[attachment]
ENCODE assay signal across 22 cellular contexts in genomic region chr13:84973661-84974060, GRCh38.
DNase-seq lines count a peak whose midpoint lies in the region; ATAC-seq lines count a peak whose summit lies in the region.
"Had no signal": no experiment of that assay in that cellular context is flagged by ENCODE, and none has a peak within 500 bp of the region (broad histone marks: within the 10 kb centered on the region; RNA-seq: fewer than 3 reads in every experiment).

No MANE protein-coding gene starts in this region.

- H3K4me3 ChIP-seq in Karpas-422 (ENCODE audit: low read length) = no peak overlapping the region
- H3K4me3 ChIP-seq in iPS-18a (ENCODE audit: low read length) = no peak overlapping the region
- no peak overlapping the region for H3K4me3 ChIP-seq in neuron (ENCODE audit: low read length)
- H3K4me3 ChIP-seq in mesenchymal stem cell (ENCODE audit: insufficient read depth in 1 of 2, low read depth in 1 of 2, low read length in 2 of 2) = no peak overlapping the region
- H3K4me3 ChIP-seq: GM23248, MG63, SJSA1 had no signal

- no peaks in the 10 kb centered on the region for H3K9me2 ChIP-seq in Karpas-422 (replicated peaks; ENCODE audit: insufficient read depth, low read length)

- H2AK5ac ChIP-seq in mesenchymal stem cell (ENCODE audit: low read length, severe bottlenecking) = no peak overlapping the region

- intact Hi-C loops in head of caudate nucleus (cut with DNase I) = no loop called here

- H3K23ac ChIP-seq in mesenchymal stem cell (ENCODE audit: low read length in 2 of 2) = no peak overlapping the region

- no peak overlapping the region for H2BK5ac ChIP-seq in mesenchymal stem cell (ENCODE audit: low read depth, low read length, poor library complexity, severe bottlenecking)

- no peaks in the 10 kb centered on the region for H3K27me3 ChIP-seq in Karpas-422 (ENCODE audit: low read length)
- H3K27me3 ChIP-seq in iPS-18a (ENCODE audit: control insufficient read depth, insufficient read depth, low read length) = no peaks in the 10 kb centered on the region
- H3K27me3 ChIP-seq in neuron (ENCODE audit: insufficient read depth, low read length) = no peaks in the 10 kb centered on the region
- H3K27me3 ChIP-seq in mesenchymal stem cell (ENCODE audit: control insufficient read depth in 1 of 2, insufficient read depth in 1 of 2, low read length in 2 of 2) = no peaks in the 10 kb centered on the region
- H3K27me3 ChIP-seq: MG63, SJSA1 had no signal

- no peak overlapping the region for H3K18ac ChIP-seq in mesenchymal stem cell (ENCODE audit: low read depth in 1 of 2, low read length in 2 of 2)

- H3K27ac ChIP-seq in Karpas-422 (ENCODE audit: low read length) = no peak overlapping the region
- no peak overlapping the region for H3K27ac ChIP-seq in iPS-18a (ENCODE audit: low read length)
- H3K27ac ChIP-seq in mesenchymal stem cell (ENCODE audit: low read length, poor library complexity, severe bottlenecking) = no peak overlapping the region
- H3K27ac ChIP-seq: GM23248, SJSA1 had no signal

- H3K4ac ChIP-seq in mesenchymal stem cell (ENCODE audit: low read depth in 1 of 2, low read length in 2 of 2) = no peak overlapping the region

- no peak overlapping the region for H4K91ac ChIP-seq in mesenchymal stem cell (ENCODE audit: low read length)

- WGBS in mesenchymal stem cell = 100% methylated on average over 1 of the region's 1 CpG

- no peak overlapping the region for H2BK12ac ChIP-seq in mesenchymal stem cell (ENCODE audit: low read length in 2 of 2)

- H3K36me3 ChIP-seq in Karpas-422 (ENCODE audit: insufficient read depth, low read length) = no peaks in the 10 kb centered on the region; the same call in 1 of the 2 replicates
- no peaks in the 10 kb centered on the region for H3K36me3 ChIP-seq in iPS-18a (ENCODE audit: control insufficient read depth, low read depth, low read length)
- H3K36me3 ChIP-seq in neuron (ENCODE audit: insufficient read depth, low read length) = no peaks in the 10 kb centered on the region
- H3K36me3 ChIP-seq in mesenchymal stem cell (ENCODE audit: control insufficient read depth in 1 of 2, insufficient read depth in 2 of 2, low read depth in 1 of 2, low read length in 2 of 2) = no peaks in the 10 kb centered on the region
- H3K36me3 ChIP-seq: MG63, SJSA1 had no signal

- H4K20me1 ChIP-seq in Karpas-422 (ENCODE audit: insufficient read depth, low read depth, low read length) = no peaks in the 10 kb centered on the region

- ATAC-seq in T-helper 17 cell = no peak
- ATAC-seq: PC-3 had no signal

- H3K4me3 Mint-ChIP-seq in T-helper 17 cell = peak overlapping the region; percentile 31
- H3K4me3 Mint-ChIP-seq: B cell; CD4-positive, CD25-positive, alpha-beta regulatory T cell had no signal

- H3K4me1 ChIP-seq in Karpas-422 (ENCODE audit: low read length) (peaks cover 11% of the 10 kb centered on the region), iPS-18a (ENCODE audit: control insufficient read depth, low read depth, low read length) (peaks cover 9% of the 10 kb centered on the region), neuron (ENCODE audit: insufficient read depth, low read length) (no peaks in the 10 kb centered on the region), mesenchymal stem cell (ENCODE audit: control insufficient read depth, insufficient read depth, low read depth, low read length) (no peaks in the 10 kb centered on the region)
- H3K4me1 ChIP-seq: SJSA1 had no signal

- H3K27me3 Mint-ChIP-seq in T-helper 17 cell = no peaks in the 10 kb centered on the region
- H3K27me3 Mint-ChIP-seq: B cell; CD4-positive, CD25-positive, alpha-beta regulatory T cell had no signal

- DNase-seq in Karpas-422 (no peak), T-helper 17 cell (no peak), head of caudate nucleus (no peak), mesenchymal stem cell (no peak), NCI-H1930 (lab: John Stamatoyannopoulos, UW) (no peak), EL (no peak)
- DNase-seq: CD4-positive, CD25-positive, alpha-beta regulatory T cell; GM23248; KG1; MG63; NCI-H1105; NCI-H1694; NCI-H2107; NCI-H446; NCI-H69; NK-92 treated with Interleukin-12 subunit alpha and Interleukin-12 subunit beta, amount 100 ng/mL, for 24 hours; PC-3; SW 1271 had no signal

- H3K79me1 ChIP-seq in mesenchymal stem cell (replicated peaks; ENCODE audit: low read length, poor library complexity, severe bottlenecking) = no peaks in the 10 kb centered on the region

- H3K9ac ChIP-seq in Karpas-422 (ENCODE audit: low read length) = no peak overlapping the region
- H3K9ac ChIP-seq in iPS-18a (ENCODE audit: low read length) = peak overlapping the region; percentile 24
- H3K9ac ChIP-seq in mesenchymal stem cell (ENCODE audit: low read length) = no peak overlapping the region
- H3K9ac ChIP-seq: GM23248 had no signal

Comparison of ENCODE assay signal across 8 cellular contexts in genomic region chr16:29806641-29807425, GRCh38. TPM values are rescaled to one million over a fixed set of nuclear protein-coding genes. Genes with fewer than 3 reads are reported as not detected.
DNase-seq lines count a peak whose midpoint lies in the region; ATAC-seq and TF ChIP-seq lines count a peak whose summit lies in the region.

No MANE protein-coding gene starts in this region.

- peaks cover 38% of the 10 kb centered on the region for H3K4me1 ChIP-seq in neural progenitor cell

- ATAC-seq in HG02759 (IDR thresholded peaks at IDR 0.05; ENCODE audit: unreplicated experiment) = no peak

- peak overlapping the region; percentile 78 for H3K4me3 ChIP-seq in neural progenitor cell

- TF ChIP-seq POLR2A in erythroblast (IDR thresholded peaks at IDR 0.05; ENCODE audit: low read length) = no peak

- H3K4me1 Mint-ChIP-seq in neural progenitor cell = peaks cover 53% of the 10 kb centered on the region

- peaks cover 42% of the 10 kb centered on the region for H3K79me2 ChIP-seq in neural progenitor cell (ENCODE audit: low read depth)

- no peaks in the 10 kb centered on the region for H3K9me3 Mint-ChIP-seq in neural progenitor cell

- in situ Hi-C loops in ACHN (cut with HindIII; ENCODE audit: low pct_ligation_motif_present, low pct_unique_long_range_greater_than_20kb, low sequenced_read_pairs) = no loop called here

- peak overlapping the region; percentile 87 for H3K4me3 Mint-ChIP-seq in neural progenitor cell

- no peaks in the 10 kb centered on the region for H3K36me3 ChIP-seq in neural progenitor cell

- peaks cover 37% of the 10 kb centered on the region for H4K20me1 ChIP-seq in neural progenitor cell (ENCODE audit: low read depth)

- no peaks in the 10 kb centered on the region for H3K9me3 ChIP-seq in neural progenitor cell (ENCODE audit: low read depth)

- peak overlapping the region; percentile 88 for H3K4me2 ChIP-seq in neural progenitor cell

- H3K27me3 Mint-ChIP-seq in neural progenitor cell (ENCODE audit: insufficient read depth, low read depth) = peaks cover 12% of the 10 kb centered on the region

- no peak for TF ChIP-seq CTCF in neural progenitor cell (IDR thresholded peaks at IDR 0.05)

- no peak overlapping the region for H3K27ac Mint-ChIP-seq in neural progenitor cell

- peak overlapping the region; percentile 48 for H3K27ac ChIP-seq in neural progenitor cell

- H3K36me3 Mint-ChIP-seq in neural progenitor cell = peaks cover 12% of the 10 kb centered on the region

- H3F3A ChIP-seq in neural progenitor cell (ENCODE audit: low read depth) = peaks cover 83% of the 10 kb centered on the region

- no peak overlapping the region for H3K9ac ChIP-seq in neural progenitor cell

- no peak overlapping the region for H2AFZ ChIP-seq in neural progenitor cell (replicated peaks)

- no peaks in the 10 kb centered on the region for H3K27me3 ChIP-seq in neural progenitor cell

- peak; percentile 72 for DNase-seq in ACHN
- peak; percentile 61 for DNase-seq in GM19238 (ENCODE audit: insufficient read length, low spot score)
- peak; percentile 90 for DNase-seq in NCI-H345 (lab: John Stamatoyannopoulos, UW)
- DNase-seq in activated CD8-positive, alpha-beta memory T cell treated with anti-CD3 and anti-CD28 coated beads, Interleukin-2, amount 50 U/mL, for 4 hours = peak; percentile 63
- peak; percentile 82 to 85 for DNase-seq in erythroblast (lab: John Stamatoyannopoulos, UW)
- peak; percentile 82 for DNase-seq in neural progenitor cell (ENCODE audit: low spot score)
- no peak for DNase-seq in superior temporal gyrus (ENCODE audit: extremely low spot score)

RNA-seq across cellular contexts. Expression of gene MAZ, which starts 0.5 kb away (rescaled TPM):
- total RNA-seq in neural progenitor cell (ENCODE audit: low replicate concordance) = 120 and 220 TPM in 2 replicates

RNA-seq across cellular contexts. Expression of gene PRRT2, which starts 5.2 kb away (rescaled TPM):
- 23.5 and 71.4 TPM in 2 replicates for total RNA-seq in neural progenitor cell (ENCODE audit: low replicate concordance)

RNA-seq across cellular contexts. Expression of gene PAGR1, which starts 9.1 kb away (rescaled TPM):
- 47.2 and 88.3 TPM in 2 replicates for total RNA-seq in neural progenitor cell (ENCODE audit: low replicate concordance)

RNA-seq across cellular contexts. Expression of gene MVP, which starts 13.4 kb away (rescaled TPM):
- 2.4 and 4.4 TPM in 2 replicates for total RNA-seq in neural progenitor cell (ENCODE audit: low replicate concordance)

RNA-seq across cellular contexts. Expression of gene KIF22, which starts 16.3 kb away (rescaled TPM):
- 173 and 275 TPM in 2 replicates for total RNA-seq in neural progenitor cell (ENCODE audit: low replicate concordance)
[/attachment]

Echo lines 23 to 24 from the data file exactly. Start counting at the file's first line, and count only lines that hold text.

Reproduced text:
- H3K27ac ChIP-seq in mesenchymal stem cell (ENCODE audit: low read length, poor library complexity, severe bottlenecking) = no peak overlapping the region
- H3K27ac ChIP-seq: GM23248, SJSA1 had no signal